Wait times to rival Disneyland, time-honored family traditions,
a pepper steak pinch and singed royalty: The cornucopia of
mini-vignettes that emerged from the 2011 Gilroy Garlic Festival
merit their own novella.
Watch a video of what people were eating at the festival
View more photos of the 2011 Gilroy Garlic Festival at our
Wait times to rival Disneyland, time-honored family traditions, a pepper steak pinch and singed royalty: The cornucopia of mini-vignettes that emerged from the 2011 Gilroy Garlic Festival merit their own novella.
With combo plate lines stretching 100 patrons or more on a balmy Saturday afternoon, foot traffic in Gourmet was a nonstop cycle of people standing in line to eat, people eating and people sitting in the shade, recovering from their food comas.
“It’s his first time at the festival,” said Christine Baker, a resident of Hughson, CA. She affectionately petting her husband’s head. “He just tires out easy.”
Richard Baker was curled up on a shaded hay bale amid a swarm of diners, sleeping peacefully with his head in Christine’s lap.
Demand was never-ending all weekend for other popular items such as garlic fries from the Christopher Ranch booth, where Young Life volunteer Ron Zimmerman estimated their booth would fly through 45,000 pounds of potato by the end of Saturday.
Where there’s a craving, there’s a will. Garlic Festival attendees are poster children for a religious commitment to eating well.
“No,” replied San Franciscan Wilson Chan, a festival first-timer and stranger to garlic ice cream. “I haven’t had it. That’s why I’m willing to wait.”
Pepper steak sandwiches ran out 1.5 hours prior to closing time Saturday; a dilemma that exemplified finesse and patience of volunteers like Debby Esposito. She spent 15 minutes explaining and graciously apologizing to a guest why the Alley Wrap was being substituted for the Pepper Steak Sandwich on his combo plate.
“I don’t want to go through that again,” she joked afterward, of the small but well-handled confrontation. “I was scared for my life.”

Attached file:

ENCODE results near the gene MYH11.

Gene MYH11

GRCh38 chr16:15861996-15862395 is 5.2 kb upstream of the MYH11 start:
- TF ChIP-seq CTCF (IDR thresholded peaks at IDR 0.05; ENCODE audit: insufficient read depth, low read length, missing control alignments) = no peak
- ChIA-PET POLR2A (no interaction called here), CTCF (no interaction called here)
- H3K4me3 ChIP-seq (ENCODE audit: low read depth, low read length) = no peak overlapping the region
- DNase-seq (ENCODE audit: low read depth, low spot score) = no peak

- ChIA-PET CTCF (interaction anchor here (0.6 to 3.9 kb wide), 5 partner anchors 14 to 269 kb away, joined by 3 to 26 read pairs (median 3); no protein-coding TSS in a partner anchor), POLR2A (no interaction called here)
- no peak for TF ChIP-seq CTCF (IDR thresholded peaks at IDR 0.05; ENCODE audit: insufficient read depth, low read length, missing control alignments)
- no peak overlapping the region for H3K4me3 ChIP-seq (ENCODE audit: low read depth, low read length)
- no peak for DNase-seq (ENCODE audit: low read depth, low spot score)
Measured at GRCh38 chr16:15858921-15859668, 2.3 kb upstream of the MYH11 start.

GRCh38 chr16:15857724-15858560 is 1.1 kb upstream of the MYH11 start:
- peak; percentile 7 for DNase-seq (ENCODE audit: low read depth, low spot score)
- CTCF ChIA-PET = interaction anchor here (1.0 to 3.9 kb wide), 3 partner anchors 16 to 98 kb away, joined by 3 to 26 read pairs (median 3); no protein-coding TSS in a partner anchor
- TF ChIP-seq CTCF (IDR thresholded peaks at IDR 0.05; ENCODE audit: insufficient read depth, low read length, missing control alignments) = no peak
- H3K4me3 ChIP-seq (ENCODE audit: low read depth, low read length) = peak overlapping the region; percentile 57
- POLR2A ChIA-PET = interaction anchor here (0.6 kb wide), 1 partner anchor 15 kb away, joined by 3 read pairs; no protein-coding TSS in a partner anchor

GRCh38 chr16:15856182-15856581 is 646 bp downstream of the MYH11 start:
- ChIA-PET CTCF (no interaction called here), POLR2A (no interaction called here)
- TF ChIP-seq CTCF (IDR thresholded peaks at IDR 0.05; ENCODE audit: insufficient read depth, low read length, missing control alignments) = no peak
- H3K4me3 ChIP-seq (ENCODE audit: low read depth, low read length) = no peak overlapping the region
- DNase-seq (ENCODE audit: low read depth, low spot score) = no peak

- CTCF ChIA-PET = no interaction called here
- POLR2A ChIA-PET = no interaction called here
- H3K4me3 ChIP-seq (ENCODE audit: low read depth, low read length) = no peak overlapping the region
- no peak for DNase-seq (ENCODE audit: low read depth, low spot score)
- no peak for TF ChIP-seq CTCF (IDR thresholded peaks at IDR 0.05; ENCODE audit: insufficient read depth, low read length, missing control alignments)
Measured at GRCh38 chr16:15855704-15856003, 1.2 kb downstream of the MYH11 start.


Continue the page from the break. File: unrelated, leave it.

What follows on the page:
Ron Krause, the first and only early bird in line for Enchanted Escargot when the festival opened Friday morning, was one of few who evaded long wait times for food. At 10 a.m. the man made a beeline for his beloved mollusks, an indulgence he admits “are just an excuse to eat garlic and butter.”
He was flanked by his wife Jill Goddard, who posed with her husband to re-create an image captured at the 1981 Garlic Festival.
“Hurry,” he said, holding a piece of escargot skewered with a toothpick. “The butter is burning my fingers.”
Behind the camera was Winifred Harano, the festival’s 1987 Cook-Off winner.
What inspired her champion “Garlicky Gilroy Chicken Wings?”
“My boyfriend,” said Harano, gesturing toward Reno Daidola, who stood next to her. “He loves chicken wings.”
Krause and Goddard are two of myriad festival-goers with long-standing Garlic Festival traditions.
Cruising around in a kooky hat shaped like a plush, stuffed animal chicken, Consuela Siller said her family has been visiting the festival “forever.”
“Whoever spills their beer first, wears the hat,” she said, pointing to her head.
As since no one had made the party foul yet, Siller sacrificed her dignity and donned the feathery statement first.
During a weekend filled with some haze in the mornings, but mostly clear, sunny skies, Siller was one of dozens sporting fanciful headwear.
“That’s always the true wildcard – the weather,” said Brian Bowe, the festival’s executive director. “We lucked out with that.”